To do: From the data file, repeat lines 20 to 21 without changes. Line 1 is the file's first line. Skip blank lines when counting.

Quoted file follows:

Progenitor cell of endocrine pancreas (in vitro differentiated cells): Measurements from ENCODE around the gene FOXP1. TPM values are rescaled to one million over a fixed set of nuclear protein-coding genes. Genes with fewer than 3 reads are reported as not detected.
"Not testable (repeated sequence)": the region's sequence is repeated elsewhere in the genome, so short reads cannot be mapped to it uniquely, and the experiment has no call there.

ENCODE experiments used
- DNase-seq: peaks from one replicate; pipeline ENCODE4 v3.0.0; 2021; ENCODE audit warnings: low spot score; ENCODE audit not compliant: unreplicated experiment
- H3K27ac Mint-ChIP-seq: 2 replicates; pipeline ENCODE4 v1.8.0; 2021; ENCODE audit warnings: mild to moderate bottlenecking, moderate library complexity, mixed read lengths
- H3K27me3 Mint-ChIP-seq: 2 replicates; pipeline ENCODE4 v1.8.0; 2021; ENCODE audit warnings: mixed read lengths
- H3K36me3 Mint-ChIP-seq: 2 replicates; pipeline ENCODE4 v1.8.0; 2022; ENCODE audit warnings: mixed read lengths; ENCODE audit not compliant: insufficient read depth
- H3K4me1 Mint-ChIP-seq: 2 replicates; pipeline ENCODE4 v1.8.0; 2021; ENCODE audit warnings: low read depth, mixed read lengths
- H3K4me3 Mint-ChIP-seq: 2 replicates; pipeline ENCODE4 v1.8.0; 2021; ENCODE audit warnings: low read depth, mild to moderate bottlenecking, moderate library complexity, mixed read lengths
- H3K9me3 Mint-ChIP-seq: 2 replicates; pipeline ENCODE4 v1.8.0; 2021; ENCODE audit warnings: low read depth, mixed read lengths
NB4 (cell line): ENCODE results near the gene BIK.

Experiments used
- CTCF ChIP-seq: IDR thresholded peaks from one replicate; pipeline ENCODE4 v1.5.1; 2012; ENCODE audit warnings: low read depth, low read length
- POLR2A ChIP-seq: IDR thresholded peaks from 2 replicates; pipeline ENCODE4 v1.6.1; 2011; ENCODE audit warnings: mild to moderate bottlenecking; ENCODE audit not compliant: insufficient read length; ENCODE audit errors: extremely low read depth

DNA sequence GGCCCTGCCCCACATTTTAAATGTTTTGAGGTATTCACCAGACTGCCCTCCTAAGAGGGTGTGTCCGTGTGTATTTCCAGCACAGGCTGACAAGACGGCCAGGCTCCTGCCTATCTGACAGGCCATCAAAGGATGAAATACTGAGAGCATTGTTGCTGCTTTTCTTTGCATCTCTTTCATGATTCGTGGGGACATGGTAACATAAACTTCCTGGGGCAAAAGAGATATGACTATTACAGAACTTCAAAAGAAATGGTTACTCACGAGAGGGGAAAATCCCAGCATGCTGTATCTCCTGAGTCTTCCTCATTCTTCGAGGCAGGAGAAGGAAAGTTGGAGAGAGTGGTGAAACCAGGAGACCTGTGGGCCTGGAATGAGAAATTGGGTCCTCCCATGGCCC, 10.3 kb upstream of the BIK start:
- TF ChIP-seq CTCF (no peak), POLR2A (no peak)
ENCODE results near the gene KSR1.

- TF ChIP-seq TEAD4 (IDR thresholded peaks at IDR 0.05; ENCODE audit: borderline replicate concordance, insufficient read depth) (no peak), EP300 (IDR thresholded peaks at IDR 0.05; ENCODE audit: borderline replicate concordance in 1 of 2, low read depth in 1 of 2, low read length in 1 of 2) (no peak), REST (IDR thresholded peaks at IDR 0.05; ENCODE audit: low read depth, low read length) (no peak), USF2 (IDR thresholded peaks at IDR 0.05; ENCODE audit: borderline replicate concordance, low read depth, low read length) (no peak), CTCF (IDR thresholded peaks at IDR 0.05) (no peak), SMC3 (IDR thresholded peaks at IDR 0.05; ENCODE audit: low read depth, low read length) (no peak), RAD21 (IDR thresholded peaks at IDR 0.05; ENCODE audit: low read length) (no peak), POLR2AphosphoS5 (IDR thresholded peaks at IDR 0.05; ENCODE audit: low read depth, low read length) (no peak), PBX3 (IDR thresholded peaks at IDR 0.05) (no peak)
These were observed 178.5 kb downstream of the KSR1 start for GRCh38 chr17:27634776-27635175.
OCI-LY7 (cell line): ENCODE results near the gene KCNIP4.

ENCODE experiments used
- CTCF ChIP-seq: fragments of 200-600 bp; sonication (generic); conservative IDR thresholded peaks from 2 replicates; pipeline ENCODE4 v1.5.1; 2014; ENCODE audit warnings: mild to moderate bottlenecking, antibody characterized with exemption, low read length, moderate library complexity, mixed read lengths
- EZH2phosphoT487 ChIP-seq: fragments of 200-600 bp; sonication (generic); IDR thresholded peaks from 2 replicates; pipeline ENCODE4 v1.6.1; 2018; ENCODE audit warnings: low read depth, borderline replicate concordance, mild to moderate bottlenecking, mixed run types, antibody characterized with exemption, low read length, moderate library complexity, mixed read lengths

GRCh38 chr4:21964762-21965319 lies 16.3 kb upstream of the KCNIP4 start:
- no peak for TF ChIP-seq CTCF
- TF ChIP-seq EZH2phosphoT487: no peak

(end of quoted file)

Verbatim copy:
OCI-LY7 (cell line): ENCODE results near the gene KCNIP4.

ENCODE experiments used